A narrow strip of canvas along the edge of the flag that goes next to the staff. Sometimes called the “heading.”
The blue field in the upper left corner of the flag.
In the military service, a national flag carried by unmounted units is called a “color.” The expression “the colors” is used generally in referring to the flag.
To dip the flag is to lower it at salute. Refers to a flag of an organization, state or city. The U.S. flag is never dipped.
In the Navy, the national flag is usually spoken of as the “ensign.”
The object on the top of a flag pole – generally an arrow, ball or eagle.
The length of the flag.
Fringe or Gold
Gold braiding placed along the three edges of the flag away from the pole.
The eyelet through which the halyard is fastened to the flag.
To lower the flag some distance (not necessarily halfway down) from the top of the staff, as a sign of mourning.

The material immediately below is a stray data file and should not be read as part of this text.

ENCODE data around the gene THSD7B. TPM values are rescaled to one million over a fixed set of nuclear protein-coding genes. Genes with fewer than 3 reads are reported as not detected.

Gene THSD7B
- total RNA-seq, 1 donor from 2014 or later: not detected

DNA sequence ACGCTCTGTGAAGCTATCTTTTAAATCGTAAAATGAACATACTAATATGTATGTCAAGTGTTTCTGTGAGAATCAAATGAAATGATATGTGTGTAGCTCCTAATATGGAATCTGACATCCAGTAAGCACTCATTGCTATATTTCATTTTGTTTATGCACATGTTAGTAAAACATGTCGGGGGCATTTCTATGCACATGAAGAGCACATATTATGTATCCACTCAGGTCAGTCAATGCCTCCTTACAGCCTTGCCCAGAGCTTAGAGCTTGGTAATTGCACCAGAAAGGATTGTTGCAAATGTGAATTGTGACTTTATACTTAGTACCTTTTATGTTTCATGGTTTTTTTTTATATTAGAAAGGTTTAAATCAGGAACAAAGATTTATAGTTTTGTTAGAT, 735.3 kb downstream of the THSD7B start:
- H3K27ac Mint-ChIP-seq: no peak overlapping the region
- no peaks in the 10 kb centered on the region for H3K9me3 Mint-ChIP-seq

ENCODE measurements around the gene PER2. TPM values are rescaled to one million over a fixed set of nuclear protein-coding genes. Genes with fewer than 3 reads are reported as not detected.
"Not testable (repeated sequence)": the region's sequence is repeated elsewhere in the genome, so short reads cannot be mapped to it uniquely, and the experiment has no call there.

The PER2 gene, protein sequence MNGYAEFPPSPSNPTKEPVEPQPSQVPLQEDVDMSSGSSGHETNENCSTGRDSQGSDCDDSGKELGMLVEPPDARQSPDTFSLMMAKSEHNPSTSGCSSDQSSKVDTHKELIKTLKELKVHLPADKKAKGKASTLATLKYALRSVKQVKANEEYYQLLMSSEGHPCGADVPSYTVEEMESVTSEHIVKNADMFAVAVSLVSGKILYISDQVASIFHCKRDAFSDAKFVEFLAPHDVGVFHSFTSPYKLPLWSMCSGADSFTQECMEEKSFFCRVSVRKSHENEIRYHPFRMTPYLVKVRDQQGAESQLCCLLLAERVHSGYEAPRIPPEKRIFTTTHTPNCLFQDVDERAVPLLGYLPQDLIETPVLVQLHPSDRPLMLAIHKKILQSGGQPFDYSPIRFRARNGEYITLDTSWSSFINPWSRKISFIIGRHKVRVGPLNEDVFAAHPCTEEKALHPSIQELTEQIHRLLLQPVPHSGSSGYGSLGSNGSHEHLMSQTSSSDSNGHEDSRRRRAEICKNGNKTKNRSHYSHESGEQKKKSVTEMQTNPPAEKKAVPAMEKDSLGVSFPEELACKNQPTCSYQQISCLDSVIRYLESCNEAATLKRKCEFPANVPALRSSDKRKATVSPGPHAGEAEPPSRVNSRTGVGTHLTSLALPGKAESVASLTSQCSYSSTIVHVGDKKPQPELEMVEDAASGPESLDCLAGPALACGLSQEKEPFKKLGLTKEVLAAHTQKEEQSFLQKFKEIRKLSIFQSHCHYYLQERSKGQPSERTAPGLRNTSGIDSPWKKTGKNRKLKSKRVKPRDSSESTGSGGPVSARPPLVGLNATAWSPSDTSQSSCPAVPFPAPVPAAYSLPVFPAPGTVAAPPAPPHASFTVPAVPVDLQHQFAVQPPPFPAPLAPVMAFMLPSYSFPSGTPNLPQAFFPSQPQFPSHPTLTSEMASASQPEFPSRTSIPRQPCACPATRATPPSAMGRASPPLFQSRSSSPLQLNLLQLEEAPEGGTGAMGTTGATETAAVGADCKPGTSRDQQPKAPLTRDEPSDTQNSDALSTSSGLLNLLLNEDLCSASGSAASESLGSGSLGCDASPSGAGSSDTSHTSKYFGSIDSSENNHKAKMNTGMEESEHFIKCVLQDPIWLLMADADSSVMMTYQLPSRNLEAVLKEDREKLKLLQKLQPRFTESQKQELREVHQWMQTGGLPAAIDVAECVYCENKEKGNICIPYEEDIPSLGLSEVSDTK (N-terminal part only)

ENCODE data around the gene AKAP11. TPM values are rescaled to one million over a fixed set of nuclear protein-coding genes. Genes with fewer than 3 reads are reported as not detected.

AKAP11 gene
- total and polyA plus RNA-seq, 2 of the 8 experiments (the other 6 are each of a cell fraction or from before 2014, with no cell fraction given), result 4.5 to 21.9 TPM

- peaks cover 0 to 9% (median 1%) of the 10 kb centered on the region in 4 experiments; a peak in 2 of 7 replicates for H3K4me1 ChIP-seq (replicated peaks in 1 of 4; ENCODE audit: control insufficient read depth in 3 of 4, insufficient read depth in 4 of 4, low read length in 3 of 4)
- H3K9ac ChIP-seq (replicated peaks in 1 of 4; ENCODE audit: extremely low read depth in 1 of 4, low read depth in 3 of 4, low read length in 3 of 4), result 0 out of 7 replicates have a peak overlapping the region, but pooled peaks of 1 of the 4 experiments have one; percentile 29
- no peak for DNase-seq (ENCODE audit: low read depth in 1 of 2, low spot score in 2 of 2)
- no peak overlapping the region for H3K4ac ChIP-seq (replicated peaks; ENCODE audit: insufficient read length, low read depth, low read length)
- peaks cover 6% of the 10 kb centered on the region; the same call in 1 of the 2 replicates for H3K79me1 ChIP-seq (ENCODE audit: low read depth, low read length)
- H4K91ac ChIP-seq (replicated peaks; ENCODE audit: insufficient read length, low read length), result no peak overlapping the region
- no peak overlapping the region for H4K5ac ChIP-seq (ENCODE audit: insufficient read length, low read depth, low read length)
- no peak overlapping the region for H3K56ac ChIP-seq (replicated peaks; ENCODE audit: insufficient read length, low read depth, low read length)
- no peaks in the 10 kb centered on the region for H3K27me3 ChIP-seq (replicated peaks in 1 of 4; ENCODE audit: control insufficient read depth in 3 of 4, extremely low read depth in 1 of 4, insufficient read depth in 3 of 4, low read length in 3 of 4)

The rope used to raise the flag. Also called a hoist rope.
The width of the flag. To hoist the flag is to raise it to the top of the staff.
Refers to the U.S. flag. This famous name may have been coined in 1831. Some friends presented Capt. William Driver with a 24-star flag. As the banner opened to the ocean breeze, he exclaimed, “Old Glory!”
The highest point to which a flag can be raised.
Point of Honor
On the U.S. flag, this is the blue field and stars (union).
Flag pole. On a ship it may be referred to as a mast.
The blue background with white stars, symbolizing the union of the states.